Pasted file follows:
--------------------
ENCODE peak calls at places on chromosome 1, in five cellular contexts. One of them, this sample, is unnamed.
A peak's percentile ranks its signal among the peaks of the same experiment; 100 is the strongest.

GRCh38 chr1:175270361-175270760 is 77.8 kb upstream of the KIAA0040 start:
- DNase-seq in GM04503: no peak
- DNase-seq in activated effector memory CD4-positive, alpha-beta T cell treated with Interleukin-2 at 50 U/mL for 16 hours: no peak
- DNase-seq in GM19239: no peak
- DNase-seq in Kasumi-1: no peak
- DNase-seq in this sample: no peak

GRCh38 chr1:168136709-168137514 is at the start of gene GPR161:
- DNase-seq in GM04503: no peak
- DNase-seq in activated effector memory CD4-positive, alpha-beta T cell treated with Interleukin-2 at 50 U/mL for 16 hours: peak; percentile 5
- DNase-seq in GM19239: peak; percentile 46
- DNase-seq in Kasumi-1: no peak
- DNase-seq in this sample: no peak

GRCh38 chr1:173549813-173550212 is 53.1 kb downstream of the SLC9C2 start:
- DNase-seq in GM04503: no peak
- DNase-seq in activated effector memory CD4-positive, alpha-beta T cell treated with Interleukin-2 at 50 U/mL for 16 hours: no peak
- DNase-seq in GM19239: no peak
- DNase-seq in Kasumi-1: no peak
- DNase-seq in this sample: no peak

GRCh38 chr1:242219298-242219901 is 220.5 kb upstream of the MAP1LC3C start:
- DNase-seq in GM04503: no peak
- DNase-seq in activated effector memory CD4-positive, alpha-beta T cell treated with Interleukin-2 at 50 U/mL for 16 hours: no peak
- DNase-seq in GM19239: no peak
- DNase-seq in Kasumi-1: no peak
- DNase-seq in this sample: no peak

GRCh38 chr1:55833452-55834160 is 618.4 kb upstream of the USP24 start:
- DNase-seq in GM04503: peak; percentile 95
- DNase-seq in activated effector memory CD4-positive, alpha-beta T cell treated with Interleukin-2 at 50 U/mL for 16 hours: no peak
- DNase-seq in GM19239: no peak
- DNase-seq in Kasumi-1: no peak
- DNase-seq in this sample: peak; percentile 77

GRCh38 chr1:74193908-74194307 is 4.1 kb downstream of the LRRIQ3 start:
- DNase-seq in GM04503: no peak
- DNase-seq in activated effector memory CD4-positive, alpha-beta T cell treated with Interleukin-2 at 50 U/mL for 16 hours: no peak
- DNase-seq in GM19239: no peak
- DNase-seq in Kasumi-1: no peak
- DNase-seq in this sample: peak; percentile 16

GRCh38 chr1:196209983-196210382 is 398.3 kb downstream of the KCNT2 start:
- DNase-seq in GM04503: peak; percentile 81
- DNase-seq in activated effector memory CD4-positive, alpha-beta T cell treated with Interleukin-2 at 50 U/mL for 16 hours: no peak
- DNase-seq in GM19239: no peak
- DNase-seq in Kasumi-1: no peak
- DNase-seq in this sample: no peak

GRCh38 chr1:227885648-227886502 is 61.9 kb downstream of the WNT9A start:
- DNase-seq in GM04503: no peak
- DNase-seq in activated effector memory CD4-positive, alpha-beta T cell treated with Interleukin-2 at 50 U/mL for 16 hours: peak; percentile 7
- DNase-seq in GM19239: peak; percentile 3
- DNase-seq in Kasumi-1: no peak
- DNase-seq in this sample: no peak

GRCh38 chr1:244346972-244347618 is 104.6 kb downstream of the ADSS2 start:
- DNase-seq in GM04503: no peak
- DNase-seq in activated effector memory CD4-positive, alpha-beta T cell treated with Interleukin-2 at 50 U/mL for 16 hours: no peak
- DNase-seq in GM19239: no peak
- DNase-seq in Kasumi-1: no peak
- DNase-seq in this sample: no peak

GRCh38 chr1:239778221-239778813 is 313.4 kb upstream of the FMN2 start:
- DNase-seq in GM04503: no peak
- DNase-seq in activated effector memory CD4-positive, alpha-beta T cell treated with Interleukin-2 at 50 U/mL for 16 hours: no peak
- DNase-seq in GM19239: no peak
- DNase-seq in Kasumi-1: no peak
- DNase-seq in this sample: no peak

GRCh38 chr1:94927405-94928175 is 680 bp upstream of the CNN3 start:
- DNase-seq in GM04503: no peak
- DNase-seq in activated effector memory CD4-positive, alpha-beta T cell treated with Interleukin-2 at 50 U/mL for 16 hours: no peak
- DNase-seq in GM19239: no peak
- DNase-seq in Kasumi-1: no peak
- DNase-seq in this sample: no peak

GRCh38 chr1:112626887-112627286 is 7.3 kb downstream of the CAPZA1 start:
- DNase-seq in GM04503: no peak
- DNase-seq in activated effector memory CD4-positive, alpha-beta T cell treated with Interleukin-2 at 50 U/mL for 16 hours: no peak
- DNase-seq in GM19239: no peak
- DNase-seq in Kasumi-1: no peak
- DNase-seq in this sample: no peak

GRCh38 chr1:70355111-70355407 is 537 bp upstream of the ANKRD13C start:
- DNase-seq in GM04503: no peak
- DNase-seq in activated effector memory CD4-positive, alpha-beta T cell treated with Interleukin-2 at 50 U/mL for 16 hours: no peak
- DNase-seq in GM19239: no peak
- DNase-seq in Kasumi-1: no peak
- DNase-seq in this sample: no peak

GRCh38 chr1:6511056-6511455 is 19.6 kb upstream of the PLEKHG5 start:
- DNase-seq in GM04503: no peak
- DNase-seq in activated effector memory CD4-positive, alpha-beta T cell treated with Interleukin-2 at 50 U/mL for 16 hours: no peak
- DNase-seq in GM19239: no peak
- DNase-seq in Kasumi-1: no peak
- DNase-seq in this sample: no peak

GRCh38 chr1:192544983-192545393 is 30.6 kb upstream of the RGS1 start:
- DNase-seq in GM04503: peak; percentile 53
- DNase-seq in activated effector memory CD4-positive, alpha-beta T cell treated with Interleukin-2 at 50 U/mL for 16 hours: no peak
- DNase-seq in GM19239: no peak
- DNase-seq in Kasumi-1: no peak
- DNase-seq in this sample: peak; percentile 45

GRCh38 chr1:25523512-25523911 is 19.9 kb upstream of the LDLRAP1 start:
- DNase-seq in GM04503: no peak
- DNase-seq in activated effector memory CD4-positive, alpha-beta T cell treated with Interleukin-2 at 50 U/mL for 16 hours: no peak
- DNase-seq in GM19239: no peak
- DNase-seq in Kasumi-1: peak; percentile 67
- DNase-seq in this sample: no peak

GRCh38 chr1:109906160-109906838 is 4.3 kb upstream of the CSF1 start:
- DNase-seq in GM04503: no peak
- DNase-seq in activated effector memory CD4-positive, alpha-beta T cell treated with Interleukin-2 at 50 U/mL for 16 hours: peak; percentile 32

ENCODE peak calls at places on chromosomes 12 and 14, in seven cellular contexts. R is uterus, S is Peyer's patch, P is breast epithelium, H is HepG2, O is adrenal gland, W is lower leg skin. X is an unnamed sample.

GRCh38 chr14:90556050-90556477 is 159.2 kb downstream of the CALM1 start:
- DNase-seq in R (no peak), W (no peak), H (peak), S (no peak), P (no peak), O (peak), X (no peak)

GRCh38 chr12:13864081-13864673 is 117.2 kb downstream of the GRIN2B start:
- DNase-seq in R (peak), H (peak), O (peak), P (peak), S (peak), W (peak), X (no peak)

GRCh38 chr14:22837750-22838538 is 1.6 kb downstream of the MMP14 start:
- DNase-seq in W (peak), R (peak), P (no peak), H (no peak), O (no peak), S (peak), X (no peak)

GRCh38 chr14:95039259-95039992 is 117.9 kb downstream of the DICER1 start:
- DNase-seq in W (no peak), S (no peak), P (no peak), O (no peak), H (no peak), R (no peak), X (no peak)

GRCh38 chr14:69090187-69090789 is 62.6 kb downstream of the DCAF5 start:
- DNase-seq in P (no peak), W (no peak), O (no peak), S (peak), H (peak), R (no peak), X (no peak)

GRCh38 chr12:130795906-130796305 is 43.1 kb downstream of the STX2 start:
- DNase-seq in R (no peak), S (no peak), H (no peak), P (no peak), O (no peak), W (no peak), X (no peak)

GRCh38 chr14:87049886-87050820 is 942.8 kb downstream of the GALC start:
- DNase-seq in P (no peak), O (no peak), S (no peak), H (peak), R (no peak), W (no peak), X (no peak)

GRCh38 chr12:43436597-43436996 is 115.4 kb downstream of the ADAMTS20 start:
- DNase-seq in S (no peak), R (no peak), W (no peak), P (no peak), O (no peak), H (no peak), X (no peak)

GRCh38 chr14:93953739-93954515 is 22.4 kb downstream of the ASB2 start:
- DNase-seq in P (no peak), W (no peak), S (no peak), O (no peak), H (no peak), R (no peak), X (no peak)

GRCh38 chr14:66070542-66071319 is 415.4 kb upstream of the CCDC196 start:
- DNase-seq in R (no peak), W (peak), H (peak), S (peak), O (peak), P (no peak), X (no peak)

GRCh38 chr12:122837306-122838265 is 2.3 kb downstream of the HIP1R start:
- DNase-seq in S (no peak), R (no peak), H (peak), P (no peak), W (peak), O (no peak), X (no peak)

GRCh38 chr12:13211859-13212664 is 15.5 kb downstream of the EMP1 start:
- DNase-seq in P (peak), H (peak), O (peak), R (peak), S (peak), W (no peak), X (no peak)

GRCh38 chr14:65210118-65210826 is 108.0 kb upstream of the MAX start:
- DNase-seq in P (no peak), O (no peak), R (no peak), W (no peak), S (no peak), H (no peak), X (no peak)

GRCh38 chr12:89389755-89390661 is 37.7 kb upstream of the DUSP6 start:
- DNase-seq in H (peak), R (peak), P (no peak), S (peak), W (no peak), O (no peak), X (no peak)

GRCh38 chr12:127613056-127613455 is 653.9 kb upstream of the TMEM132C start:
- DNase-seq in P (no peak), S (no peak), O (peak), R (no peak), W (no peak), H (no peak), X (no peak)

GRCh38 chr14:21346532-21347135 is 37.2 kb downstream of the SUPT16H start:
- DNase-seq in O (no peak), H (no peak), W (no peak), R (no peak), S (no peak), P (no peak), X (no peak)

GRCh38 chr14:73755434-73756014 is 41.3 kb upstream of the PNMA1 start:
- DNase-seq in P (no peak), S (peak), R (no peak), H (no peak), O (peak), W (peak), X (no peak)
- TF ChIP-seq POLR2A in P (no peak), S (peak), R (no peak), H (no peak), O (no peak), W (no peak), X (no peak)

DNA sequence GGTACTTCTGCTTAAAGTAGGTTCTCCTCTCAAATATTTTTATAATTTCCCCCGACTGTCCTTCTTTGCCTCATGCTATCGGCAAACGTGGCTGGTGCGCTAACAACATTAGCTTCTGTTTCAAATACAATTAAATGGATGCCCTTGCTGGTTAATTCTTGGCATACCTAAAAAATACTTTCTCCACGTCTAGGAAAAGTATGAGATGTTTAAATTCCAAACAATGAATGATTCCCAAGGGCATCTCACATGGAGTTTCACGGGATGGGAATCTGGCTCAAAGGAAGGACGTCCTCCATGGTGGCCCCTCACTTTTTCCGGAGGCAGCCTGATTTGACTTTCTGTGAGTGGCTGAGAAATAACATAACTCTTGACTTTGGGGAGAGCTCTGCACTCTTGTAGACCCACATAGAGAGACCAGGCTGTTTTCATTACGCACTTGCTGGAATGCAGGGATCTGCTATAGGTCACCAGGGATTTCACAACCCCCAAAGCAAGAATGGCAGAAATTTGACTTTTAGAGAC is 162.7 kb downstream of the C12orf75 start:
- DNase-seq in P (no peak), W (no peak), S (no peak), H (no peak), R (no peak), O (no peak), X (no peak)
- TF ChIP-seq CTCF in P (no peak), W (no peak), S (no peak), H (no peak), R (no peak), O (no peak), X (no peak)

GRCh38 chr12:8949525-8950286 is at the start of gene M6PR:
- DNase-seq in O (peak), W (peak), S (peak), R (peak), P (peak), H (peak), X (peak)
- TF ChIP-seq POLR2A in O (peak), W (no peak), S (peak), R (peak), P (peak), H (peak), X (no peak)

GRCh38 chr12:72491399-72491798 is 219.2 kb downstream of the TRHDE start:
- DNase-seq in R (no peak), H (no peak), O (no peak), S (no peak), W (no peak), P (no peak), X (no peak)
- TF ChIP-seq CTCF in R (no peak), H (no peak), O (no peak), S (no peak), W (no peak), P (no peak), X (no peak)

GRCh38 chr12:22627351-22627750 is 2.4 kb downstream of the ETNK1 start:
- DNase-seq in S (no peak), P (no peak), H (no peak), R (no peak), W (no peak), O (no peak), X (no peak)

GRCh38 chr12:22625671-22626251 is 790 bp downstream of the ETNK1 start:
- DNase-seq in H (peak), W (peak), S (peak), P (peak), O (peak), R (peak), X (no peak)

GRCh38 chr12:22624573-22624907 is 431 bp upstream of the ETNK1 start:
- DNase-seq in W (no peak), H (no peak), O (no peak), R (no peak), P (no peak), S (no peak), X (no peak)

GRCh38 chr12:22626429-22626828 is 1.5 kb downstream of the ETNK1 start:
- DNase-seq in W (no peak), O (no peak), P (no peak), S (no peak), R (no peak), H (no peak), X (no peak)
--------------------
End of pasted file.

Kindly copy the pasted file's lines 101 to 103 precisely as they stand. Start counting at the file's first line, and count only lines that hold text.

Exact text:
- DNase-seq in activated effector memory CD4-positive, alpha-beta T cell treated with Interleukin-2 at 50 U/mL for 16 hours: peak; percentile 32

ENCODE peak calls at places on chromosomes 12 and 14, in seven cellular contexts. R is uterus, S is Peyer's patch, P is breast epithelium, H is HepG2, O is adrenal gland, W is lower leg skin. X is an unnamed sample.

GRCh38 chr14:90556050-90556477 is 159.2 kb downstream of the CALM1 start: